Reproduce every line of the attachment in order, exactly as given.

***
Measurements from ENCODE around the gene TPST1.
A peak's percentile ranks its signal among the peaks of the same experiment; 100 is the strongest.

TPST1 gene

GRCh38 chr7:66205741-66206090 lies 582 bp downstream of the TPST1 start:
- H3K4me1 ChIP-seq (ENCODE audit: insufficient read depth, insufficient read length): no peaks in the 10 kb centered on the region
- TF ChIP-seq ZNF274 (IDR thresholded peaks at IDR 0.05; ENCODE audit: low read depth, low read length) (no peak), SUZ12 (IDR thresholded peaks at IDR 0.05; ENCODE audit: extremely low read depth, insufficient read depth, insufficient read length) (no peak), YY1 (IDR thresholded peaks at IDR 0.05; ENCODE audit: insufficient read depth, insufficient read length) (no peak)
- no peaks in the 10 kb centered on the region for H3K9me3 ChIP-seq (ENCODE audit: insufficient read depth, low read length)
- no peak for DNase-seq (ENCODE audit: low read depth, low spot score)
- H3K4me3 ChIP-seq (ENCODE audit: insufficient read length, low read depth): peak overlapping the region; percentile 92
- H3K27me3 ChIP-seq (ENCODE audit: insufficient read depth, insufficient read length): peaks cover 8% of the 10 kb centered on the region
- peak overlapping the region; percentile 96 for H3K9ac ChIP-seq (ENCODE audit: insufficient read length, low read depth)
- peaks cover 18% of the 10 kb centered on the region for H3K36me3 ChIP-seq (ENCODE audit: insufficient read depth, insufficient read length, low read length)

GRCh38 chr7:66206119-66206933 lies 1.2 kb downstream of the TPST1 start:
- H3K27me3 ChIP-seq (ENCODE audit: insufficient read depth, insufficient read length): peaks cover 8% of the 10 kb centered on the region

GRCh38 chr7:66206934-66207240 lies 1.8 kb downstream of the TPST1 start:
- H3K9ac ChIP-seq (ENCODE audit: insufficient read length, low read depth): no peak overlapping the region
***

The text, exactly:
Measurements from ENCODE around the gene TPST1.
A peak's percentile ranks its signal among the peaks of the same experiment; 100 is the strongest.

TPST1 gene

GRCh38 chr7:66205741-66206090 lies 582 bp downstream of the TPST1 start:
- H3K4me1 ChIP-seq (ENCODE audit: insufficient read depth, insufficient read length): no peaks in the 10 kb centered on the region
- TF ChIP-seq ZNF274 (IDR thresholded peaks at IDR 0.05; ENCODE audit: low read depth, low read length) (no peak), SUZ12 (IDR thresholded peaks at IDR 0.05; ENCODE audit: extremely low read depth, insufficient read depth, insufficient read length) (no peak), YY1 (IDR thresholded peaks at IDR 0.05; ENCODE audit: insufficient read depth, insufficient read length) (no peak)
- no peaks in the 10 kb centered on the region for H3K9me3 ChIP-seq (ENCODE audit: insufficient read depth, low read length)
- no peak for DNase-seq (ENCODE audit: low read depth, low spot score)
- H3K4me3 ChIP-seq (ENCODE audit: insufficient read length, low read depth): peak overlapping the region; percentile 92
- H3K27me3 ChIP-seq (ENCODE audit: insufficient read depth, insufficient read length): peaks cover 8% of the 10 kb centered on the region
- peak overlapping the region; percentile 96 for H3K9ac ChIP-seq (ENCODE audit: insufficient read length, low read depth)
- peaks cover 18% of the 10 kb centered on the region for H3K36me3 ChIP-seq (ENCODE audit: insufficient read depth, insufficient read length, low read length)

GRCh38 chr7:66206119-66206933 lies 1.2 kb downstream of the TPST1 start:
- H3K27me3 ChIP-seq (ENCODE audit: insufficient read depth, insufficient read length): peaks cover 8% of the 10 kb centered on the region

GRCh38 chr7:66206934-66207240 lies 1.8 kb downstream of the TPST1 start:
- H3K9ac ChIP-seq (ENCODE audit: insufficient read length, low read depth): no peak overlapping the region